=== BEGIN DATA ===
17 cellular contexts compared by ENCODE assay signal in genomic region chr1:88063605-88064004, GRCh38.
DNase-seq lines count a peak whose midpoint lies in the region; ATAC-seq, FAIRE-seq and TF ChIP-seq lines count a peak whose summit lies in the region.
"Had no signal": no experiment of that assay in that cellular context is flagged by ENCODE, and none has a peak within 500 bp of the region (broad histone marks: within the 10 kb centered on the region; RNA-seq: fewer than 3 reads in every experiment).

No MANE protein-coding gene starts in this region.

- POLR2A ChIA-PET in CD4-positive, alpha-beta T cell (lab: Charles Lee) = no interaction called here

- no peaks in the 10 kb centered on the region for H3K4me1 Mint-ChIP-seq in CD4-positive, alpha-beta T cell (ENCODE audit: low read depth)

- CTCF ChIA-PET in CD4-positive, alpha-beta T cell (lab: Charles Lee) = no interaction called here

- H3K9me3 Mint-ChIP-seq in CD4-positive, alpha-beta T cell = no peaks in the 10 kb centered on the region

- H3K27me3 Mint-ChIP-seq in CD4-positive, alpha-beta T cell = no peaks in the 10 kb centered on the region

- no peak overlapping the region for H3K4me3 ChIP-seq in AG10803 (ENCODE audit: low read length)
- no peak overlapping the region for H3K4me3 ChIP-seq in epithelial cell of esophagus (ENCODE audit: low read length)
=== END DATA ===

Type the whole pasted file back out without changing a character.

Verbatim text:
17 cellular contexts compared by ENCODE assay signal in genomic region chr1:88063605-88064004, GRCh38.
DNase-seq lines count a peak whose midpoint lies in the region; ATAC-seq, FAIRE-seq and TF ChIP-seq lines count a peak whose summit lies in the region.
"Had no signal": no experiment of that assay in that cellular context is flagged by ENCODE, and none has a peak within 500 bp of the region (broad histone marks: within the 10 kb centered on the region; RNA-seq: fewer than 3 reads in every experiment).

No MANE protein-coding gene starts in this region.

- POLR2A ChIA-PET in CD4-positive, alpha-beta T cell (lab: Charles Lee) = no interaction called here

- no peaks in the 10 kb centered on the region for H3K4me1 Mint-ChIP-seq in CD4-positive, alpha-beta T cell (ENCODE audit: low read depth)

- CTCF ChIA-PET in CD4-positive, alpha-beta T cell (lab: Charles Lee) = no interaction called here

- H3K9me3 Mint-ChIP-seq in CD4-positive, alpha-beta T cell = no peaks in the 10 kb centered on the region

- H3K27me3 Mint-ChIP-seq in CD4-positive, alpha-beta T cell = no peaks in the 10 kb centered on the region

- no peak overlapping the region for H3K4me3 ChIP-seq in AG10803 (ENCODE audit: low read length)
- no peak overlapping the region for H3K4me3 ChIP-seq in epithelial cell of esophagus (ENCODE audit: low read length)